Since 2003 I have shared an office with the Dietrich Theater’s founding Cultural Programming Director Margie Young. Many of you probably know her because she makes sure all of our concerts and events go off without a hitch, and she is largely responsible for initiating and bringing in so many of the great programs we experience and enjoy at the Dietrich.
During our years as office mates, co-workers and friends, I have had the privilege of learning about some of Margie’s varied interests, including her love and appreciation of the natural world. On many occasions, Margie comes in to work with reports or stories about the types of birds she has seen in her yard or on a recent walk. She loves these tiny creatures’ beauty and song and is very observant of their comings and goings with the changing seasons.
During the past couple of years, Margie has told me she has noticed a decline in the numbers and types of songbirds that visit her feeder.
A film that is featured in the Dietrich’s Fall Film Festival, “The Messenger,” is all about the decrease in songbird populations worldwide. This past Thursday, local naturalist and WNEP Pennsylvania Outdoor Life personality, Rick Koval, introduced the film before its showing and stayed afterward to discuss the declining populations of various birds in Northeastern Pennsylvania and what can be done to help them. He also gave us hope, showing us examples of birds that were once considered vulnerable or endangered that are now making a comeback to our region, like the bald eagle, due to wildlife conservation efforts.
It was truly fascinating.
Jerry Skinner brought his students from Keystone College to the event, and Rebecca Lesko from the Endless Mountains Nature Center was also in the audience, so it was interesting to hear their perspectives on the subject as well.
If you missed the earlier showings of “The Messenger” in the festival, you still have an opportunity to see it at 12 p.m. Sept. 30, Oct. 2 or Oct. 6.
So far, I watched four other festival films.
“Hunt for the Wilderpeople” is just pure fun and the film’s setting in New Zealand is just gorgeous. “Life Animated,” a documentary about an autistic young man and his family, was definitely uplifting. Then I watched “My Love, Don’t Cross That River,” which follows a Korean husband and wife who were inseparable 76 years. It was a simple and beautiful documentary, which not only shared their story but gave me a glimpse into their culture.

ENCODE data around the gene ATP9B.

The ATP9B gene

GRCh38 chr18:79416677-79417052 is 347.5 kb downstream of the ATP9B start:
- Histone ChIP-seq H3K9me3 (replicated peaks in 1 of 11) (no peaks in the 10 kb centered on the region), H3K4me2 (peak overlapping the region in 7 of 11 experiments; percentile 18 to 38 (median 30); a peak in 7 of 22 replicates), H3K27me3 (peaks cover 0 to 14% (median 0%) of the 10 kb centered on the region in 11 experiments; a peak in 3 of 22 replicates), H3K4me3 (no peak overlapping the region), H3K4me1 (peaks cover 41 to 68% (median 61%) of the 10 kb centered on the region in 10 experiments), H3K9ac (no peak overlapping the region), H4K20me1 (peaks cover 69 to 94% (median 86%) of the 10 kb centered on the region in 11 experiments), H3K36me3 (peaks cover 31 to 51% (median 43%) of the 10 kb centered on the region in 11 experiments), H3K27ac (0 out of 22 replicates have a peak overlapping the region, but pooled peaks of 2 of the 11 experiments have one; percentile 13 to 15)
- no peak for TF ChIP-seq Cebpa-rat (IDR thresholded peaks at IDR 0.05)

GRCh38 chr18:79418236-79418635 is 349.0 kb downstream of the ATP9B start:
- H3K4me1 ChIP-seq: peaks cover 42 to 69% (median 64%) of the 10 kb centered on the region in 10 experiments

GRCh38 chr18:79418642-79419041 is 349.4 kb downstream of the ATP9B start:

My favorite festival film so far has been “Captain Fantastic.” The film is superb and definitely gives you so much to think about and discuss, especially in regard to parenting. I wouldn’t be surprised if this film is discussed the most at our Post Film Festival discussion, which will be held at 1 p.m. Friday, Oct. 7.
But let’s not get ahead of ourselves – we have two weeks more of festival to enjoy before that discussion. This weekend I plan to see “The Music of Strangers.” I also want to see “The Innocents,” “Café Society,” “Equity,” “Genius,” “Little Men,” “Maggie’s Plan” and “Viva” before then.
What have been your favorites so far? And what festival films do you still hope to see?
In addition to the film festival, this weekend the Dietrich will be part of Tunkhannock’s Quilt and Artisan Walk. To celebrate this event, on Saturday, Oct. 1 the theater will host two quilt-related exhibits, present the film “How to Make An American Quilt” at 11 a.m. with free admission, Sarah Sidorek will have a painted quilt block Make and Take activity for all ages from 1 p.m. to 3 p.m., there will be Historic Tunkhannock Walking Tours starting at noon that day and the Dietrich’s Fundraising Committee will have baked goods and hand-painted silk scarves available for sale.
Then at 3 p.m. Sunday, Oct. 2 , classical guitarist Jay Steveskey will be back for another concert Classical Guitar Goes Pop. Sponsored by John P. Keker in memory of Jessie Reppy Keker, Steveskey will play arrangements of famous pop, rock and classical tunes including music of composer Isaac Albeniz Asturias, which inspired The Doors song, “Spanish Carnival.” Also enjoy the music of The Beatles, The Eagles’ “Hotel California,” “La Bamba” and more. Admission is free.
For more information or for tickets or to register for any of these events, call us at 570-996-1500.
As you can see, the Dietrich is so much more than the movies!
Reach the Abington Journal newsroom at 570-587-1148 or firstname.lastname@example.org.